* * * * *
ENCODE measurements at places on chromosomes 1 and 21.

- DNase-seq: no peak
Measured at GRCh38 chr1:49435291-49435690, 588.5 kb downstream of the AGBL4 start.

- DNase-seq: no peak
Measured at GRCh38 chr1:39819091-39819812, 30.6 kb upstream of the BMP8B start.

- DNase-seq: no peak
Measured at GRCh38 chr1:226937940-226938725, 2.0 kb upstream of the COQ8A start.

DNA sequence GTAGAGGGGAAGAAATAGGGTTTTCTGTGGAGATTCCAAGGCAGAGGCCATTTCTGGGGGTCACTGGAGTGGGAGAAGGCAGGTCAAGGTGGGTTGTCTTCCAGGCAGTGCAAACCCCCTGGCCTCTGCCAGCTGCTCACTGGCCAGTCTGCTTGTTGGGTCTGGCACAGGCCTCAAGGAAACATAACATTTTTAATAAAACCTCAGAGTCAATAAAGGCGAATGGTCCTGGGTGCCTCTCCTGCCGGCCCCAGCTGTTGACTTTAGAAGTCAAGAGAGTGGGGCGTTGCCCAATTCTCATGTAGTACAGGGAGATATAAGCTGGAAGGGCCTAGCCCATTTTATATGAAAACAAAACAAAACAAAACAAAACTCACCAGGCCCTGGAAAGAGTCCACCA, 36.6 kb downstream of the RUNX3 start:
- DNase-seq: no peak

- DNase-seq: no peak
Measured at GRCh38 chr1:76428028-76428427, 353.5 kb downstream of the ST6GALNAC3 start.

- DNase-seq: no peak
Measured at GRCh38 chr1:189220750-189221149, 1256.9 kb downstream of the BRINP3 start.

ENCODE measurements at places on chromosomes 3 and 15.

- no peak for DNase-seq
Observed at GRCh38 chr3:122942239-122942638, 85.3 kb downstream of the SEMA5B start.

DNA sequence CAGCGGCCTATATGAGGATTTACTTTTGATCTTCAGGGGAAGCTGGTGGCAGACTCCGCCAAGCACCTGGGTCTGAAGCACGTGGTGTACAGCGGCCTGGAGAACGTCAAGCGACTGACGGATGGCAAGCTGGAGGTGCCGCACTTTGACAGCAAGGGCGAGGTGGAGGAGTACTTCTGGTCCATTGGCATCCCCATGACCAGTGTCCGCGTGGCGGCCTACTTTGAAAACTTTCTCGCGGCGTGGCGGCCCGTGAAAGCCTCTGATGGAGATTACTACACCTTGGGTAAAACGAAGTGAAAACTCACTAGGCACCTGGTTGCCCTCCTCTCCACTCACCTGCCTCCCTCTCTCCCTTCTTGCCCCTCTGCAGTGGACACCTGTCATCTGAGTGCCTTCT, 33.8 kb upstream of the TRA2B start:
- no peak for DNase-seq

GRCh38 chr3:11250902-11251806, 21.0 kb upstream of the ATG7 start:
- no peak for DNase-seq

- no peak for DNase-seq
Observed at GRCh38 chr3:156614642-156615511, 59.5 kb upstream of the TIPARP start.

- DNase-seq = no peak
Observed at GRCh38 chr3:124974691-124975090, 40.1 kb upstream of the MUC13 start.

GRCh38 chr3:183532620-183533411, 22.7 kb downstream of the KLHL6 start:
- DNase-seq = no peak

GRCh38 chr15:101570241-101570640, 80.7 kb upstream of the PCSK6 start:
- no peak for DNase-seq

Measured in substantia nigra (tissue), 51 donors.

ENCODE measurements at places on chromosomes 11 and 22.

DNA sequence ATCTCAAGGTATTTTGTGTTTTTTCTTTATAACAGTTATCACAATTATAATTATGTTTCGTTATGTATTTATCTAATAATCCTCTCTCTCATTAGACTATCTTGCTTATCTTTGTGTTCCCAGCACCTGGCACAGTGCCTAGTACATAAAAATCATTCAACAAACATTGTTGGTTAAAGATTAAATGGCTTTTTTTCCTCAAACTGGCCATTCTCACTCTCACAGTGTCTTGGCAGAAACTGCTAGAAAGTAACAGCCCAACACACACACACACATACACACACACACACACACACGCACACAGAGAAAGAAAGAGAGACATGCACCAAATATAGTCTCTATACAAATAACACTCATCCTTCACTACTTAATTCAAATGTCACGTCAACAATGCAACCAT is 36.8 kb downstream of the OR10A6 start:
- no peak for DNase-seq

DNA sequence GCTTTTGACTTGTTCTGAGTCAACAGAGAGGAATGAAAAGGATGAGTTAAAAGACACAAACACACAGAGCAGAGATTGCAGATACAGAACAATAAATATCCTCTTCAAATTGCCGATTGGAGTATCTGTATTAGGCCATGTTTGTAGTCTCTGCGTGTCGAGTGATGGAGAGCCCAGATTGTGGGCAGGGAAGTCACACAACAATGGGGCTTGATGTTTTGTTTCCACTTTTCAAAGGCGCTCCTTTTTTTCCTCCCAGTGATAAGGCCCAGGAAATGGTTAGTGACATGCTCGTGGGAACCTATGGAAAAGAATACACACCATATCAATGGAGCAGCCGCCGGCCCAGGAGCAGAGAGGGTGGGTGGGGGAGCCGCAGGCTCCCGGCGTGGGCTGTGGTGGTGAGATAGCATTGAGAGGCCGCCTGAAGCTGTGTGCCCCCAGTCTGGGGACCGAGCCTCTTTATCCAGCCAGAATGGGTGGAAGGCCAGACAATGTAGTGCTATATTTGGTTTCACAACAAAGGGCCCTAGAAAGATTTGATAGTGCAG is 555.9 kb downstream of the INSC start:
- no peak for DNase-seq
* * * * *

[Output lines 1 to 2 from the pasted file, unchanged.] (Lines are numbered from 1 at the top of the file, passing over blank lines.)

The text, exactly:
ENCODE measurements at places on chromosomes 1 and 21.

- DNase-seq: no peak